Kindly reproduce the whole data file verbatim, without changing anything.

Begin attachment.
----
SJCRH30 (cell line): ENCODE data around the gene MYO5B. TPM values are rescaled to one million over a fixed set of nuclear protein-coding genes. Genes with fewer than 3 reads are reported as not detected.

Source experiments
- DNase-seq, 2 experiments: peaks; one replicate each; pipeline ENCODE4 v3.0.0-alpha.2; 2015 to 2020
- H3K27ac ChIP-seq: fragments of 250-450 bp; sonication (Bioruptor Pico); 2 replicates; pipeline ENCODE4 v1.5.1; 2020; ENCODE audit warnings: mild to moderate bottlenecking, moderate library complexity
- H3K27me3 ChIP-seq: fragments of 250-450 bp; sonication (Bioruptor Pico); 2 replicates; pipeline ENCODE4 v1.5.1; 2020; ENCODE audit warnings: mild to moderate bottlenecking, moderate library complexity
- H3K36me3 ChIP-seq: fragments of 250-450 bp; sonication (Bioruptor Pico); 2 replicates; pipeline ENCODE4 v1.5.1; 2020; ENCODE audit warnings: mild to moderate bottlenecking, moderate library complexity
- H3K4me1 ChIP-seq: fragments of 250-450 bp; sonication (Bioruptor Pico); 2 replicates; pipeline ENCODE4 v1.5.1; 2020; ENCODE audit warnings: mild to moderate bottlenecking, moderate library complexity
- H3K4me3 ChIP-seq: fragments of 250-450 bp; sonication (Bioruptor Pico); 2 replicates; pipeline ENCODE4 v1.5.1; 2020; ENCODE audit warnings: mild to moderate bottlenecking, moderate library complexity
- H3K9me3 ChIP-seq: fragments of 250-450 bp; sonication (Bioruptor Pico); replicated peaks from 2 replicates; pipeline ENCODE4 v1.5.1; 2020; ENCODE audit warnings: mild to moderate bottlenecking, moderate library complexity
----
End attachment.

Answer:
SJCRH30 (cell line): ENCODE data around the gene MYO5B. TPM values are rescaled to one million over a fixed set of nuclear protein-coding genes. Genes with fewer than 3 reads are reported as not detected.

Source experiments
- DNase-seq, 2 experiments: peaks; one replicate each; pipeline ENCODE4 v3.0.0-alpha.2; 2015 to 2020
- H3K27ac ChIP-seq: fragments of 250-450 bp; sonication (Bioruptor Pico); 2 replicates; pipeline ENCODE4 v1.5.1; 2020; ENCODE audit warnings: mild to moderate bottlenecking, moderate library complexity
- H3K27me3 ChIP-seq: fragments of 250-450 bp; sonication (Bioruptor Pico); 2 replicates; pipeline ENCODE4 v1.5.1; 2020; ENCODE audit warnings: mild to moderate bottlenecking, moderate library complexity
- H3K36me3 ChIP-seq: fragments of 250-450 bp; sonication (Bioruptor Pico); 2 replicates; pipeline ENCODE4 v1.5.1; 2020; ENCODE audit warnings: mild to moderate bottlenecking, moderate library complexity
- H3K4me1 ChIP-seq: fragments of 250-450 bp; sonication (Bioruptor Pico); 2 replicates; pipeline ENCODE4 v1.5.1; 2020; ENCODE audit warnings: mild to moderate bottlenecking, moderate library complexity
- H3K4me3 ChIP-seq: fragments of 250-450 bp; sonication (Bioruptor Pico); 2 replicates; pipeline ENCODE4 v1.5.1; 2020; ENCODE audit warnings: mild to moderate bottlenecking, moderate library complexity
- H3K9me3 ChIP-seq: fragments of 250-450 bp; sonication (Bioruptor Pico); replicated peaks from 2 replicates; pipeline ENCODE4 v1.5.1; 2020; ENCODE audit warnings: mild to moderate bottlenecking, moderate library complexity